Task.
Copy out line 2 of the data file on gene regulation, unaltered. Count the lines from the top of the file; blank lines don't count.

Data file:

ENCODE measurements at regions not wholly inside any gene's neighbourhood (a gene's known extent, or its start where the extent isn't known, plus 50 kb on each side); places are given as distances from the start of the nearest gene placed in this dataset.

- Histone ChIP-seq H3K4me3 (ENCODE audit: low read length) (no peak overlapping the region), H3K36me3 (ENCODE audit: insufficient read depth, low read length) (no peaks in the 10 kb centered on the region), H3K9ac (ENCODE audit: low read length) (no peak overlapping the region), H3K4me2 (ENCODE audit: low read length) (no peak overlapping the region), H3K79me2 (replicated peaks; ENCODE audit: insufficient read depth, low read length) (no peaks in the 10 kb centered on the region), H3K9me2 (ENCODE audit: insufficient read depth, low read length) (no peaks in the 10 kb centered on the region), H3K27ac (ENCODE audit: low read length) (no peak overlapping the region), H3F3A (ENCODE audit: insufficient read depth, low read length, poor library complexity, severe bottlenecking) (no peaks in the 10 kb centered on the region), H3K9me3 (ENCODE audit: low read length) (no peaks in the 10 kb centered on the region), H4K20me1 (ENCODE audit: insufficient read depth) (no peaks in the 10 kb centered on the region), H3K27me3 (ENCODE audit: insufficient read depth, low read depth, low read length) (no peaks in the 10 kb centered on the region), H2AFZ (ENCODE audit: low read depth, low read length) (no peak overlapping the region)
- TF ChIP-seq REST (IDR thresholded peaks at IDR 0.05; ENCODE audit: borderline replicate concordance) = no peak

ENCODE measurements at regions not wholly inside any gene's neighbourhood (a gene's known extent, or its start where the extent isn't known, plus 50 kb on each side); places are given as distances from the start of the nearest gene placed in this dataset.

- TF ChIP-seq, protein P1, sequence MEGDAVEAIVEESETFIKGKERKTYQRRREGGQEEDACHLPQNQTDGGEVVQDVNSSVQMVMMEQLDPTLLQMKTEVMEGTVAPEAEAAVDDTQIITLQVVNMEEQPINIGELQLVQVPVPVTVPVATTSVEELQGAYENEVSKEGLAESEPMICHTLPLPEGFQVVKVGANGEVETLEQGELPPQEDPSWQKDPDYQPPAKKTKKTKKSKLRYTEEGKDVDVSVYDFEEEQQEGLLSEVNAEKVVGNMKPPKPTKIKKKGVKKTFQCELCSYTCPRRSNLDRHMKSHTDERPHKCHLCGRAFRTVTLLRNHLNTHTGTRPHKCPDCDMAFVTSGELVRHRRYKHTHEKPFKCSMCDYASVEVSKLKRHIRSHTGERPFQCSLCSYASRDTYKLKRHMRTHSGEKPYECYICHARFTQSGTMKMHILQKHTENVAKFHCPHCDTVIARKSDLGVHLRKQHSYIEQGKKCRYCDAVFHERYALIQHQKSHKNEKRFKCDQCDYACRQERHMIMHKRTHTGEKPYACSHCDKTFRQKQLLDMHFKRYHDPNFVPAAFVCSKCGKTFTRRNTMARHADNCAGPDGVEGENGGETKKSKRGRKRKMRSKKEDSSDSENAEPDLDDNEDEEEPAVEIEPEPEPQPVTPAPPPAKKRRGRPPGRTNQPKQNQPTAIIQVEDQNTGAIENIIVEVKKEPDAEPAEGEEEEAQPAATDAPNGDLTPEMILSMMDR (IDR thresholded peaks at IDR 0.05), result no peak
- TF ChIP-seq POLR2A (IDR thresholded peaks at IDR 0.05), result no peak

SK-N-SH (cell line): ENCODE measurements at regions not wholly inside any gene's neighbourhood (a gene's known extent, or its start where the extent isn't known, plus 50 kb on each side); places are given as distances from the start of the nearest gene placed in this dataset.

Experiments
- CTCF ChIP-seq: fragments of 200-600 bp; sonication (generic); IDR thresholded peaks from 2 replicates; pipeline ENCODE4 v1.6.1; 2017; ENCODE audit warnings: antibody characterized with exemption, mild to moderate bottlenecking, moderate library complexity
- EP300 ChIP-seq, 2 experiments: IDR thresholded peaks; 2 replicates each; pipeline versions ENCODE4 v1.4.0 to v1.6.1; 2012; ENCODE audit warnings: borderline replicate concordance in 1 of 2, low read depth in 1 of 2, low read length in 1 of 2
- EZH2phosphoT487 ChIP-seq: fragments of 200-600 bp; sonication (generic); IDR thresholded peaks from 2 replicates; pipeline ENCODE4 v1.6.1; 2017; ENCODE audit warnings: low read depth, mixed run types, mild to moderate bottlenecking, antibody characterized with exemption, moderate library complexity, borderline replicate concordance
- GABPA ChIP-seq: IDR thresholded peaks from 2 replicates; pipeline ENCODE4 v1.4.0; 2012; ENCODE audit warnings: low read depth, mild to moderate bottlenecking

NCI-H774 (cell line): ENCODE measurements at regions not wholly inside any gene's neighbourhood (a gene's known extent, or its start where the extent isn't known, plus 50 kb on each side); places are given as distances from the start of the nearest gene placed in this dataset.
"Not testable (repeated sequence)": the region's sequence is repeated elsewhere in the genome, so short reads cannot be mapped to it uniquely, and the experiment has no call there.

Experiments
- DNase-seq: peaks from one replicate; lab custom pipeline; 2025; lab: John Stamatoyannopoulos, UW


- Histone ChIP-seq H3K4me3 (ENCODE audit: low read length) (no peak overlapping the region), H3K36me3 (ENCODE audit: insufficient read depth, low read length) (no peaks in the 10 kb centered on the region), H3K9ac (ENCODE audit: low read length) (no peak overlapping the region), H3K4me2 (ENCODE audit: low read length) (no peak overlapping the region), H3K79me2 (replicated peaks; ENCODE audit: insufficient read depth, low read length) (no peaks in the 10 kb centered on the region), H3K9me2 (ENCODE audit: insufficient read depth, low read length) (no peaks in the 10 kb centered on the region), H3K27ac (ENCODE audit: low read length) (no peak overlapping the region), H3F3A (ENCODE audit: insufficient read depth, low read length, poor library complexity, severe bottlenecking) (no peaks in the 10 kb centered on the region), H3K9me3 (ENCODE audit: low read length) (no peaks in the 10 kb centered on the region), H4K20me1 (ENCODE audit: insufficient read depth) (no peaks in the 10 kb centered on the region), H3K27me3 (ENCODE audit: insufficient read depth, low read depth, low read length) (no peaks in the 10 kb centered on the region), H2AFZ (ENCODE audit: low read depth, low read length) (no peak overlapping the region)